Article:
Is the same true when looking at the balance of costs? For very small runs, 3D printing is cheaper, as there will be only one or two machines needed (depending on the system) to manufacture a part out of a given material. There is also far less waste material as the part is being built from the ground up, not carved from the top down as in some processes, and requires no additional tooling. As such, the cost per part from a 3D printer is fixed for any given part.
However, a traditional process being used to mass manufacture a part will use less energy over less time to create a large number of parts. After the upfront cost of creating the required tools, the cost of a part is often not much higher than that of the material used to create it. At some point, this combined with the speed of a traditional manufacturing process will counterbalance the initial investment in machinery and become less costly than maintaining a 3D printing system to produce the same part.
The point at which the cost of running and maintaining a 3D printer intersects that of maintaining and using its industrialized competition will vary depending on the parts being created. This point is called a “breakeven”, after which a traditional method becomes cheaper per unit part than 3D printing. In an analysis done by Xometry, this breakeven point could be found within the first 150 units manufactured, when comparing SLS 3D printing services with injection molding for a simple test part.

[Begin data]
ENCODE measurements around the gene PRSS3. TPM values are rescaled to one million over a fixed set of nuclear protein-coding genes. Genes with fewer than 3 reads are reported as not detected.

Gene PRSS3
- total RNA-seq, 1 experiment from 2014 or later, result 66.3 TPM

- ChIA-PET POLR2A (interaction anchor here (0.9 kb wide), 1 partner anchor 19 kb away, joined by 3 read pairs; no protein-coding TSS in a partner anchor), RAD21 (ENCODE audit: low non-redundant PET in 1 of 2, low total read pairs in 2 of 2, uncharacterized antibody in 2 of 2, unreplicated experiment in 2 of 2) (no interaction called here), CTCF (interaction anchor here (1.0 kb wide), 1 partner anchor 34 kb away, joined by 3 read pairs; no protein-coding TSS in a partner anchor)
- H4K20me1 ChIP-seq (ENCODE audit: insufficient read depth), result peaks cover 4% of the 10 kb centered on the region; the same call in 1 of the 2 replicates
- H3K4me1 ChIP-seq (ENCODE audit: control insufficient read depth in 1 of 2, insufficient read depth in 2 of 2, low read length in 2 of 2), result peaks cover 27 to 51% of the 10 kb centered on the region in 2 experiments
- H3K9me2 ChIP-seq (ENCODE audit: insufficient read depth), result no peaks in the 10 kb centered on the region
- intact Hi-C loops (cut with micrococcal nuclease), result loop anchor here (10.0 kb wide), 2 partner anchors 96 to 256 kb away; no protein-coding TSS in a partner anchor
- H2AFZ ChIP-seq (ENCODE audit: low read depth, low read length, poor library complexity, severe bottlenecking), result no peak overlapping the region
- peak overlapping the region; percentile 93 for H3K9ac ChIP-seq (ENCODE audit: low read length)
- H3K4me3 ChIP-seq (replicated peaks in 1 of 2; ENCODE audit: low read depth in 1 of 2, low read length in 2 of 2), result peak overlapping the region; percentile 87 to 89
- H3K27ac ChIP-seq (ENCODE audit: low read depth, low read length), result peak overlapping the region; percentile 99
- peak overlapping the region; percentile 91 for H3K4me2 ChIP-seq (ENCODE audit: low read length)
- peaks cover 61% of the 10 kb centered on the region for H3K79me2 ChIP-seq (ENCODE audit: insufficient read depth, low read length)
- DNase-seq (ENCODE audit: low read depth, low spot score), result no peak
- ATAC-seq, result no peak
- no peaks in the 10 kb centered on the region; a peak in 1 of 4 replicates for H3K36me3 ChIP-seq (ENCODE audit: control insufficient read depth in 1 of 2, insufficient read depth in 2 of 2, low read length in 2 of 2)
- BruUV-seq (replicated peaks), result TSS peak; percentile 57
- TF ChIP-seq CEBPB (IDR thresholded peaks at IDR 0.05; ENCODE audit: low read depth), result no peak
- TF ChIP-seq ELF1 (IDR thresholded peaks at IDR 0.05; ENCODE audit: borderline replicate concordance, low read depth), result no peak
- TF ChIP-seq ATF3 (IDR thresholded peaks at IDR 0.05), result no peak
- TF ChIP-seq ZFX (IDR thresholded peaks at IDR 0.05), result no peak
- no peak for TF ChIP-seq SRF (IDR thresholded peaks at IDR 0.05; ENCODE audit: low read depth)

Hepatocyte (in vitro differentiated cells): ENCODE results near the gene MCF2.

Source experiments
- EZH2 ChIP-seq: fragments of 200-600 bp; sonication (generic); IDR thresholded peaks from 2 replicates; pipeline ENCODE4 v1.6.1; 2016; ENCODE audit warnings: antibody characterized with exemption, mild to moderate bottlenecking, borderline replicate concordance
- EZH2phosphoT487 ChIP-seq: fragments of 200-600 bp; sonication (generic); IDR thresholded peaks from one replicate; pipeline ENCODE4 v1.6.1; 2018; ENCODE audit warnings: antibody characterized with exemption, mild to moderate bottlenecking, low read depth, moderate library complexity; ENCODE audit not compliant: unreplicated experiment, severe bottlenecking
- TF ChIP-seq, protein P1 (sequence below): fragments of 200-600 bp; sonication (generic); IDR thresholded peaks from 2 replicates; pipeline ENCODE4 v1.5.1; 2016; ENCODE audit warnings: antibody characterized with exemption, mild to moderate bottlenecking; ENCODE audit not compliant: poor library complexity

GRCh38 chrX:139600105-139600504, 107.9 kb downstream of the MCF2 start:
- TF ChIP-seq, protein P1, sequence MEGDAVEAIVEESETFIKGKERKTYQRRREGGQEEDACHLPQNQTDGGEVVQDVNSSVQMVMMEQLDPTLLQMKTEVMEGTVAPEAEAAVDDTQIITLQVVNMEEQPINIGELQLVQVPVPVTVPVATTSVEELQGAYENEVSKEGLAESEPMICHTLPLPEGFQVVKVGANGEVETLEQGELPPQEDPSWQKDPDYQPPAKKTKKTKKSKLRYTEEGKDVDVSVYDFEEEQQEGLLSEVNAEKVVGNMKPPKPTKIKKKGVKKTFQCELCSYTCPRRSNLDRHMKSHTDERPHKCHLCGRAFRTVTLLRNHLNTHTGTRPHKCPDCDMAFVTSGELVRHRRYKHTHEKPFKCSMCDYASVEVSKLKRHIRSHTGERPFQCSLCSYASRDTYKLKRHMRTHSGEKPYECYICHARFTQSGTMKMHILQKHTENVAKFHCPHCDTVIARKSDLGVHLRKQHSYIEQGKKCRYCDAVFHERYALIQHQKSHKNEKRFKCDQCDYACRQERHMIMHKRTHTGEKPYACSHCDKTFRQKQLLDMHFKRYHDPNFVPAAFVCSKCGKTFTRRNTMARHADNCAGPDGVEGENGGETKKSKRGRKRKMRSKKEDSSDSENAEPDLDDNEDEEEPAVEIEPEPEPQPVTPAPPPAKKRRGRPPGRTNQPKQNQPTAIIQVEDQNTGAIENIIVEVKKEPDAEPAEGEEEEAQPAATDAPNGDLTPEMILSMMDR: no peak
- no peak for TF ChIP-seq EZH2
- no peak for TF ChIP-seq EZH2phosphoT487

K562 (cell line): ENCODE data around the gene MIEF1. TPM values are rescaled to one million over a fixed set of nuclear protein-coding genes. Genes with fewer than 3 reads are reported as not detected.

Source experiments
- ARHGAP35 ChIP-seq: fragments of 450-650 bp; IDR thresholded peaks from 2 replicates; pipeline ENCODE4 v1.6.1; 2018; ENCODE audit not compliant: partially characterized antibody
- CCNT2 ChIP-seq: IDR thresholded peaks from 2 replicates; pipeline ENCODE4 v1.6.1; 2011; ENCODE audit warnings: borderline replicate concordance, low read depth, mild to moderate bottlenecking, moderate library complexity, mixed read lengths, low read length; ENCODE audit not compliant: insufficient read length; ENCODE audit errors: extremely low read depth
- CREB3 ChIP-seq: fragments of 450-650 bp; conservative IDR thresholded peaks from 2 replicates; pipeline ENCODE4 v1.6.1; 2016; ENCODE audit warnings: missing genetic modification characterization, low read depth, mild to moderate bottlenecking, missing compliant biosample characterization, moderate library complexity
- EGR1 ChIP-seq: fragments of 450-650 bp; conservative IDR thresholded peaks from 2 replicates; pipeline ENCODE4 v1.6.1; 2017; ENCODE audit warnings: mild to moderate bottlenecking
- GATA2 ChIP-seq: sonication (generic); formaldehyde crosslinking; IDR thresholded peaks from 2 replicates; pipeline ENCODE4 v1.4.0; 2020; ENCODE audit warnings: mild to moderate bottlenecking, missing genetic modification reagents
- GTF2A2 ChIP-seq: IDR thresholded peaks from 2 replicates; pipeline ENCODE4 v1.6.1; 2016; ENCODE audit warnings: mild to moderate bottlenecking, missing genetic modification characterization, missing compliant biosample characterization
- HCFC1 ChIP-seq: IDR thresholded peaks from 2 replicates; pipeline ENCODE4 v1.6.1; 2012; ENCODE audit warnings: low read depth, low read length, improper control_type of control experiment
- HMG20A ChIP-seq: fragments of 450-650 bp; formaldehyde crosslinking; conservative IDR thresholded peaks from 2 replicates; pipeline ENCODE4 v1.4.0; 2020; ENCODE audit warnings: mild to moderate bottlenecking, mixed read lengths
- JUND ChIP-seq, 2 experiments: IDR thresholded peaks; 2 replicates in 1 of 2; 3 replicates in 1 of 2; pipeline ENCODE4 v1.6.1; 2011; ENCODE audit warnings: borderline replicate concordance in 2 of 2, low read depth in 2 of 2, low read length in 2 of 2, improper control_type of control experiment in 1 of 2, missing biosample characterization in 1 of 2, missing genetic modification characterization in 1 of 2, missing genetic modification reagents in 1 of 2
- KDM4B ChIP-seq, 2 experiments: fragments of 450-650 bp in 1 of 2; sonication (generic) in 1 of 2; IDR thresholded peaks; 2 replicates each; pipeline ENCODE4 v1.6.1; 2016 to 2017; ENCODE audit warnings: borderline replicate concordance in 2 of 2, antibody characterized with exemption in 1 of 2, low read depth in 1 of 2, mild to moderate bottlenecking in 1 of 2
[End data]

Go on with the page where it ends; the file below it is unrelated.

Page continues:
Likely the largest limitation of 3D printing is the final part quality. Due to the way each successive layer is deposited on top of the last in typical 3D printing methods, an inherent weakness is literally built into the design. There are of course ways to design around this weakness, for example keeping certain features parallel to the print bed, but this can be problematic for those attempting to create extremely high-quality parts for industrial uses.